Tick tick tick. Five minutes gone. God, why was time going so damn slow? Maybe if I just scratched a little… No, no. It would make it worse. Everyone said that if you scratched an itch, it would just be worse. But what if it made it better? Just a few moments of relief. Just a few moments till I could get the cream…

Giving in, I started rubbing my arms. The slightly rough surface of the fabric causing friction against my skin felt godly. It took all of my power not to moan right there. Slowly my hands crept up my arms, spreading sweetness as they went. It didn’t matter for that moment that as soon as I left on part of my skin, it started itching again immediately. All that mattered was that it felt a little better. Up and up my hands went until I reached my neck. The damned turtleneck was in the way. Curse my modesty and attempts to hide all this. Rubbing the fabric against my neck wasn’t enough. That was where it was always the worst. Giving in to temptation, I tugged down the barrier and let my nails loose on the skin. Oh heavens! It was glorious! A sigh of joy slipped past my lips as I leant my elbows on my knees, still scratching the itch on my neck. Yes!

“Erm… Miss Freeze?”

I snapped out of my thoughts far too quickly. I looked at the intern, then at the clock, then back at the intern. At least fifteen minutes had passed. “It’s pronounced frais, actually.” As I went to sign for the little paper bag, I noticed that my nails were covered in red with a crusty black under them. I stopped for a moment before quickly finishing and grabbing the bag. “Thanks, bye.” I ran out before he had a chance to reply. I didn’t want him to see the blood and what I assumed to be scabs.



Back at home, I sat in front of my mirror in nothing but my underwear. Peeling off the turtleneck was painful with all the dried blood fusing the fabric to the skin, but now I could finally assess the damage I had done in my frenzy at the pharmacy. Gross was a pretty good word for what I saw. Little flaps of skin and peeling scabs completely covered the two sides of my neck, where my nails had dug in the furthest, dark flakes peppering the area. Taking a deep breath, I scooped a generous amount of whatever that cream was out of its tub and started rubbing it against my neck. There was a moment of cool nothingness. “Ha…” I smiled. Finally that useless doctor had found something that worked. Quickly I worked and soon it was smeared all over my body. Oh, sweet relief!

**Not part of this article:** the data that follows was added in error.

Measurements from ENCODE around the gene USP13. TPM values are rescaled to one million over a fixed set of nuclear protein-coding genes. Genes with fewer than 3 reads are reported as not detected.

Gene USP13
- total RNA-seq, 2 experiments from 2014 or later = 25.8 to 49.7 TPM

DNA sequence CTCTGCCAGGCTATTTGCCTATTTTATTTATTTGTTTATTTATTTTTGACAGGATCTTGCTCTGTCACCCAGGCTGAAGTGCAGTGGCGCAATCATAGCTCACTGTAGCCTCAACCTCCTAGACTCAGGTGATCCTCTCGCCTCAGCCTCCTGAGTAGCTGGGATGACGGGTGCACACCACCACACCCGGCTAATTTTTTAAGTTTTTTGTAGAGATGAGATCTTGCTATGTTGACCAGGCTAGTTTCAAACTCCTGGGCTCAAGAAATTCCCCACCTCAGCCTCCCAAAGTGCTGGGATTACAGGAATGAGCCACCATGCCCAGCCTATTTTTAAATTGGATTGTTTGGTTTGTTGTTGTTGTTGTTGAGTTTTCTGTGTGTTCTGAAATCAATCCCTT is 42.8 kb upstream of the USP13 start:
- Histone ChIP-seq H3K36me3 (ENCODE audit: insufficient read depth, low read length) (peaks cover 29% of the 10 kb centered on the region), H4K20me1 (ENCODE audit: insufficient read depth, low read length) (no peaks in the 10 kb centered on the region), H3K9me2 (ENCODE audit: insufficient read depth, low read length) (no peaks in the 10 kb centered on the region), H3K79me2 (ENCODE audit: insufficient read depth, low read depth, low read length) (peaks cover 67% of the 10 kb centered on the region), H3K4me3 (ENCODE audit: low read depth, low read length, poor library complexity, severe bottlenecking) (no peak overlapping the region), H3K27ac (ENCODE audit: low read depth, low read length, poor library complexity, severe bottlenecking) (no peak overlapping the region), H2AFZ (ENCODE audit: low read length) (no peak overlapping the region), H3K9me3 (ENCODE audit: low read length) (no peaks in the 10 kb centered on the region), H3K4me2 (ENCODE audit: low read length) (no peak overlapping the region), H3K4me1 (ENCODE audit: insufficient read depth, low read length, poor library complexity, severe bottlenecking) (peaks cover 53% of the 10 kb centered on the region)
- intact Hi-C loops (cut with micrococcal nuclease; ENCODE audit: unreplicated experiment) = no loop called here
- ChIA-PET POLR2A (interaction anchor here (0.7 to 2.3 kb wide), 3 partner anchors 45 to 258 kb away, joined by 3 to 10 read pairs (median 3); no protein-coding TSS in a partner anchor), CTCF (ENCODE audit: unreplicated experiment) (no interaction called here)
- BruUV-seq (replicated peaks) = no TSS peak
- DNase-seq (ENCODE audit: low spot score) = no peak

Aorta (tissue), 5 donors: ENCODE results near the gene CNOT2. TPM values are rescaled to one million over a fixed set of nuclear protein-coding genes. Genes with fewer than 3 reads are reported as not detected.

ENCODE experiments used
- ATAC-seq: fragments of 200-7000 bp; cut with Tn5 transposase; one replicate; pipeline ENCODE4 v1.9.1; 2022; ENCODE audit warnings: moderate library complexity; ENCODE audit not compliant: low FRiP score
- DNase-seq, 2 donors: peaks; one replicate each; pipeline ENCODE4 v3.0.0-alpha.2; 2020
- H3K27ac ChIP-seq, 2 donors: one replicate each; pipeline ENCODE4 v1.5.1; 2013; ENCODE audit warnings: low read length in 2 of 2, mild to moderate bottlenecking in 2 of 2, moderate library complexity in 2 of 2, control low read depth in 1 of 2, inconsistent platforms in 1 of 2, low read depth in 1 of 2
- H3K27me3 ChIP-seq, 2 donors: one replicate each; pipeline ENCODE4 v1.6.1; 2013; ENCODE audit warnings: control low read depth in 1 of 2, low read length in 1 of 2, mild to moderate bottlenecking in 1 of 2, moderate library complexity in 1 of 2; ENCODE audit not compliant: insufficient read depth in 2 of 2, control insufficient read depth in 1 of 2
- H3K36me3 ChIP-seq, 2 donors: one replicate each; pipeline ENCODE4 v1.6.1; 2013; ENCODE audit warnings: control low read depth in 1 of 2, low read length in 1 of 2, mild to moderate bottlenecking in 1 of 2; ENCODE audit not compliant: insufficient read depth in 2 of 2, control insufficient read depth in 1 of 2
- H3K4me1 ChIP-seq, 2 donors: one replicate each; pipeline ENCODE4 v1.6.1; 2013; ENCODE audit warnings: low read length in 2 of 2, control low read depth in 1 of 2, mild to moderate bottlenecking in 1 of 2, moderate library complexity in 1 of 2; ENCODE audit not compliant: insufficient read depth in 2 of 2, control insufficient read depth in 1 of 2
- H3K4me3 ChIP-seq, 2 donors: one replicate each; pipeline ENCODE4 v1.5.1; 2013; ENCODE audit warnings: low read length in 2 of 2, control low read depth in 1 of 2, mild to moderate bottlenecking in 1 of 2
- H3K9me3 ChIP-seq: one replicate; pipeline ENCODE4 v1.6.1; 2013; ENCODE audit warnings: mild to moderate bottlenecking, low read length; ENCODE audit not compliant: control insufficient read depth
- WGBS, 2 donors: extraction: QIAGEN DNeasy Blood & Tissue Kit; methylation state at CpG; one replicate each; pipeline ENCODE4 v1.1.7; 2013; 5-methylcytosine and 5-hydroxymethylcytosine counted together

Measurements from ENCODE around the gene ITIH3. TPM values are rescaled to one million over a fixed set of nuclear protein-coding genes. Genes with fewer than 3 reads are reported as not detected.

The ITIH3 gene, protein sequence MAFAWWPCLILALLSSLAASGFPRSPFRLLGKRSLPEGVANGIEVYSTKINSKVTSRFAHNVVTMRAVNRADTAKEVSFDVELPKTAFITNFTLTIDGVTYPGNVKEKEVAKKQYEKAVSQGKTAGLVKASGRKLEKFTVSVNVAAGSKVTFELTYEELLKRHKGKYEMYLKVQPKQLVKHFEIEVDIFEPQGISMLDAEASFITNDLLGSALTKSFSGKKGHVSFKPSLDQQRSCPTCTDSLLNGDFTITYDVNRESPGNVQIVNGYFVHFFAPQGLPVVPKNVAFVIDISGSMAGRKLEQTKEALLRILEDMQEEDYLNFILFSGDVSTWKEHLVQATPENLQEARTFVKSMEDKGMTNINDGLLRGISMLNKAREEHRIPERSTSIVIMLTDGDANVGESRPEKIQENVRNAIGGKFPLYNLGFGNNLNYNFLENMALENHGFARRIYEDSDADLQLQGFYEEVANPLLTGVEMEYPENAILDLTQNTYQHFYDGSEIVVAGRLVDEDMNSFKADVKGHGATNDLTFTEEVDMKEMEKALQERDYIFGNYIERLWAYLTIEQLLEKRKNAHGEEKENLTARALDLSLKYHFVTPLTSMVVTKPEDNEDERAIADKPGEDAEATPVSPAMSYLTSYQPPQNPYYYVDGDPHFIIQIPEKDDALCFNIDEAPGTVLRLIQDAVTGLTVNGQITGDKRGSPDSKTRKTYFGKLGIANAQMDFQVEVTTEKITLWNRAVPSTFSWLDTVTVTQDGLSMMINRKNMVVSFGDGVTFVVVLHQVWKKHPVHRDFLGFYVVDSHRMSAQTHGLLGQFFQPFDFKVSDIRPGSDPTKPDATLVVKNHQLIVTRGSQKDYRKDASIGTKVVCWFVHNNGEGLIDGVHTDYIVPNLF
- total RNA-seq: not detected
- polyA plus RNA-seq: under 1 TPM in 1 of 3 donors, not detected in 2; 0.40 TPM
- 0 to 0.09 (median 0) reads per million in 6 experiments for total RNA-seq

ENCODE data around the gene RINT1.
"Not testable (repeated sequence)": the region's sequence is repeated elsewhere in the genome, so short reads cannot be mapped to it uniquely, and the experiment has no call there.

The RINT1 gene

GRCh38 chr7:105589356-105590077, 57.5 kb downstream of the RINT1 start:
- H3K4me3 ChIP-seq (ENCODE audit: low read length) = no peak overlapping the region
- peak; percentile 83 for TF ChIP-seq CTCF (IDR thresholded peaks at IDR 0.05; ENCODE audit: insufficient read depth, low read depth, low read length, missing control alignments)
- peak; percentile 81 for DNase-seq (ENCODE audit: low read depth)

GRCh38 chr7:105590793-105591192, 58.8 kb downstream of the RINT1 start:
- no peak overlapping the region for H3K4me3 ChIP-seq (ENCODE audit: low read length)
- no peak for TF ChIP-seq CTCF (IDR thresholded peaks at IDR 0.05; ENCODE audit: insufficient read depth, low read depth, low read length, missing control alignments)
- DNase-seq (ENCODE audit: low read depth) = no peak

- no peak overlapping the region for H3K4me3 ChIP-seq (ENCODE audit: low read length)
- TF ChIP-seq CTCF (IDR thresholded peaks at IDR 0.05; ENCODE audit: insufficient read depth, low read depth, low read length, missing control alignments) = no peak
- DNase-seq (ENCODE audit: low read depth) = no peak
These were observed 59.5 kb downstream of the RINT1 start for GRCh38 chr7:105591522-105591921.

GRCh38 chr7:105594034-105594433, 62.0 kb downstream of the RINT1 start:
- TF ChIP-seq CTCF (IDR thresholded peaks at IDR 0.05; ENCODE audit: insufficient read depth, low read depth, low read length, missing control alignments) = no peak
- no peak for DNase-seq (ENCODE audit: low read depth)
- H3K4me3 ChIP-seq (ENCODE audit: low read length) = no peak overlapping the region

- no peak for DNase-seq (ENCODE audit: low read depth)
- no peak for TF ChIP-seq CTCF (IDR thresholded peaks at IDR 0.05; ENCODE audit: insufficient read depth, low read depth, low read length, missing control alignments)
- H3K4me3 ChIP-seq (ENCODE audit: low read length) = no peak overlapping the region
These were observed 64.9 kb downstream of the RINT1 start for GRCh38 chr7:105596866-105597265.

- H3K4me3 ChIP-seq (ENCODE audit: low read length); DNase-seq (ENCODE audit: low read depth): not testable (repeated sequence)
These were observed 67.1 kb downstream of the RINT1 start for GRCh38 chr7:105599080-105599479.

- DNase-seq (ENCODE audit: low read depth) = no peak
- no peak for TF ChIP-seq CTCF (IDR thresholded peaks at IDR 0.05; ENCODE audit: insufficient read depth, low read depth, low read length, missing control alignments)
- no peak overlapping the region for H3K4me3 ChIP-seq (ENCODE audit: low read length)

As quickly as it ended, it started again with a vengeance. Wailing in defeat, I fell to the floor in front of my mirror. I wept. Nothing worked. Nothing would ever work. I knew it now. So why bother trying? Giving up on the notion of beating whatever this was, I attacked my body. I scraped my skin against the carpet, raking my nails against any and all skin I could reach while I writhed. I didn’t care if someone walked in. I didn’t care if they thought I was mad. I was mad. Driven to insanity by this infernal itching.

I laughed as I rolled and scraped and grated. For the first time in months I felt good. All over good. But then, I stopped. I didn’t feel the itching anymore. I looked down to see my entire body covered in cuts, grazes. I must have hit my thigh on the sticky out nail in my desk, because it was gushing blood onto the carpet. God damn, what a mess.

It was a miracle that I didn’t break the mirror. I winced while moving towards it to examine the damage I had done. The only conclusion I could come to about the sudden stop was that I must have overloaded my nerves with pain, and that’s why it wasn’t itching. A smile almost crept its way onto my face, but I noticed something else creeping. My skin. I scowled at the leaking sore on my neck, the mess of flesh, blood, and black scabs. Why was it doing that? Was it some weird muscle spasm, or…

I screamed.

There were black things crawling out of me.